The Economics of Alfred Marshall: Revisiting Marshall's Legacy

James C.W. Ahiakpor (California State University, Hayward, California, USA)

International Journal of Social Economics

ISSN: 0306-8293

Article publication date: 1 July 2004

267

Citation

Ahiakpor, J.C.W. (2004), "The Economics of Alfred Marshall: Revisiting Marshall's Legacy", International Journal of Social Economics, Vol. 31 No. 7, pp. 733-736. https://doi.org/10.1108/ijse.2004.31.7.733.2

Publisher

:

Emerald Group Publishing Limited

Copyright © 2004, Emerald Group Publishing Limited


Prominent in Alfred Marshall's influence upon mainstream economists has been the development of the comparative statics method for analyzing the adjustment of industries from one equilibrium to another over time, characterized by firms experiencing diminishing, constant, or increasing returns to scale. To draw attention to other important aspects of Marshall's work, Richard Arena and Michel Quéré organized and edited the proceedings of a December 2000 international conference on “Competition and Evolution: the Marshallian Conciliation Exercise.” They observe that “contemporary scholars are using Marshallian concepts or referring to a ‘Marshallian framework of analysis’ without looking at the general coherence of its entire work” (p. 9).

Besides the introductory chapter, the book contains 13 essays. The introductory chapter mentions Marshall's Money, Credit and Commerce (1923), but the essays are mainly about Marshall's views on the firm and industrial organization in The Principles of Economics (1890 through 1920), The Economics of Industry (1879, co‐authored with Mary Paley), and Industry and Trade (1919). The introductory chapter does not present a summary and an assessment of the subsequent chapters, as one would expect from an edited volume. Rather, it summarizes what the editors think are the major themes still to be fruitfully explored in Marshall's writings, namely: Marshall's perspective on the appropriate method of economic analysis; the reconciliation problem in Marshall's treatment of the representative firm and the evolution of industries through time; the role of internal and external economies in the evolution of firms and industries; the meaning of competition; and the connection between information, knowledge, and industrial organization.

There is considerable overlap among the chapters. On method, several contributors recall Marshall's caution against the excessive use of mathematics and note the sterility of the Walrasian mathematical approach to microeconomic analysis. Giacomo Becattini (chapter 2) quotes Marshall's view that “the growth of mankind in numbers, in health and strength, in knowledge, ability, and in richness of character is the end of all our studies” (p. 24) to urge going beyond the explanation of efficient allocation of existing resources – the primary focus of modern microeconomics. Roberto Marchionatti (chapter 3) provides support for this view.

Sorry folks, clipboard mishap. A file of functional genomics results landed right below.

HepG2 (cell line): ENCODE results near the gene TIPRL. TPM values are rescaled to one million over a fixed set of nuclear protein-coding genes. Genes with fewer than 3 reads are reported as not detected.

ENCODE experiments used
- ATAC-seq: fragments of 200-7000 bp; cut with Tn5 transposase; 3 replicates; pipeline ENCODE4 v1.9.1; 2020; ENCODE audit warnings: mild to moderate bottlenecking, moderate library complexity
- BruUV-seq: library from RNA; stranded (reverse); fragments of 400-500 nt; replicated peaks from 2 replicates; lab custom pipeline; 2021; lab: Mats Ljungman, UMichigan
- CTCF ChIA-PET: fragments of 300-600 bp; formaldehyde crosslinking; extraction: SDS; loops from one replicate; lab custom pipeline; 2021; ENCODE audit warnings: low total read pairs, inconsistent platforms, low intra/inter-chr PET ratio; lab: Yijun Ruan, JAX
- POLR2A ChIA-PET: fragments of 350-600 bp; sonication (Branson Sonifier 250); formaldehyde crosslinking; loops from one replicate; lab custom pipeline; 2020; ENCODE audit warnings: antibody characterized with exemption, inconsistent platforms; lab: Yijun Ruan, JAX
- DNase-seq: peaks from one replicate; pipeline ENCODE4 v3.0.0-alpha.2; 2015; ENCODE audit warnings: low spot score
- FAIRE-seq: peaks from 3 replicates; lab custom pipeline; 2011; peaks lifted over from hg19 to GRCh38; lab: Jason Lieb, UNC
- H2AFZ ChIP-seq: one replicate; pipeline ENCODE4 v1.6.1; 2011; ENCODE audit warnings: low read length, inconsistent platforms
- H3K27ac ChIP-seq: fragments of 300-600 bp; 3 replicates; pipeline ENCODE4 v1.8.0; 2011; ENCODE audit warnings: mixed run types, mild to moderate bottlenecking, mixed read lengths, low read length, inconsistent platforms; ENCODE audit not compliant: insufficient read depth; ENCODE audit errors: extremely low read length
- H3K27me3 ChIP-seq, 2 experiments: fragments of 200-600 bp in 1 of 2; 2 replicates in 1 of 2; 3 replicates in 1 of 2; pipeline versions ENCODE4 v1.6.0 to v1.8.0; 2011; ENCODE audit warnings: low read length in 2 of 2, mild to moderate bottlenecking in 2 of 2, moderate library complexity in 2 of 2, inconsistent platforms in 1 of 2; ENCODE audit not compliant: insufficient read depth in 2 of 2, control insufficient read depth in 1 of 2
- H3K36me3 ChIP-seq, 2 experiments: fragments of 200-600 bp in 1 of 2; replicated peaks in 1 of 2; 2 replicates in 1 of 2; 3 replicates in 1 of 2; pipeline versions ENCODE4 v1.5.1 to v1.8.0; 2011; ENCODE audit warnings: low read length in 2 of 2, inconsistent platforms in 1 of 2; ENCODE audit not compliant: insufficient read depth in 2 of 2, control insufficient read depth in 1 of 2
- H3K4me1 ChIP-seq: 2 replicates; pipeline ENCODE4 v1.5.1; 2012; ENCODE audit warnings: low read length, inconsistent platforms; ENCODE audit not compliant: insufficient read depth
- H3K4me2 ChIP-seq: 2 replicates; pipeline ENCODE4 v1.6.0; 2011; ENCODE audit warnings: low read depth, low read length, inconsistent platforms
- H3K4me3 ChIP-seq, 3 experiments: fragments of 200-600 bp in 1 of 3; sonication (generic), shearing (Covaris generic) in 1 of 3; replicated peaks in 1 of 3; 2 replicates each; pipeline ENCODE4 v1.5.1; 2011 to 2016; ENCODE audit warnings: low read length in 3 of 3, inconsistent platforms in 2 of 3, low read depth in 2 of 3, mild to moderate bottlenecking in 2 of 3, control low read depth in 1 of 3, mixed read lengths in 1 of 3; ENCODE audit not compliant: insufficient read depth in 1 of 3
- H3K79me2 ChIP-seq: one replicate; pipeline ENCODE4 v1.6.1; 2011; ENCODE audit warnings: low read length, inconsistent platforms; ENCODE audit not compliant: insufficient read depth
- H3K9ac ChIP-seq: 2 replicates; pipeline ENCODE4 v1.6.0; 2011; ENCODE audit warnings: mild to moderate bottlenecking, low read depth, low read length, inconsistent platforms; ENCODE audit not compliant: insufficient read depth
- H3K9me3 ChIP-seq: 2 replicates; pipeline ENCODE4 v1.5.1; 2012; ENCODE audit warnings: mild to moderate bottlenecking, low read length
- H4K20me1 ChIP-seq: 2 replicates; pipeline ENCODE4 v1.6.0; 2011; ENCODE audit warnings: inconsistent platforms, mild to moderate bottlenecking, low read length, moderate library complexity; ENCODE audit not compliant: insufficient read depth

On the so‐called reconciliation problem (the co‐existence of competition and increasing returns to scale), which Marshall attempted to resolve with the representative firm analysis, some of the contributors accept earlier judgments that Marshall's efforts were a failure. They include Marchionatti (chapter 3), Laurence Moss (chapter 5), and Michel Quéré (chapter 10). Others give more sympathetic accounts of Marshall's efforts, including focusing on his definition of competition as freedom of entry and exit. This perspective is more consistent with modern monopolistic competition than perfect competition. In their view, Marshall's efforts may not have been completely satisfactory, as he himself acknowledged and de‐emphasized in Industry and Trade, but they have not been the complete failure as many critics suggest. They include Marco Dardi (chapter 6), Peter Groenewegen (chapter 7), John Whitaker (chapter 8), and Neil Hart (chapter 9). Hart also makes the important point that the misperception of Marshall as having been plagued with an unresolvable problem has to be blamed on A.C. Pigou. It was Pigou's “construction of the equilibrium firm [which] made it very easy for subsequent writers to substitute ‘each individual firm’ for ‘equilibrium firm’ in the setting of competitive markets”(p. 173). Piero Sraffa's celebrated criticism of the Marshallian method is thus irrelevant.

Brian Loasby (chapter 11) and Arena (chapter 12) discuss the importance of information and knowledge in Marshall's work. Marshall emphasized the significance of the capacity for processing information into useful knowledge – an approach Loasby contrasts favorably with the emptiness of the Arrow‐Debreu competitive equilibrium model. The latter presumes too much about the availability of information in the future and the ability of agents to use it. Marco Bellandi (chapter 13) revisits Marshall's explanation of the sources of external economies and claims “a central role” for the state in promoting industrial development (p. 249). Tiziano Raffaelli (chapter 14) offers an interesting conciliation between Darwinian and Specerian influences on Marshall's views on industrial districts.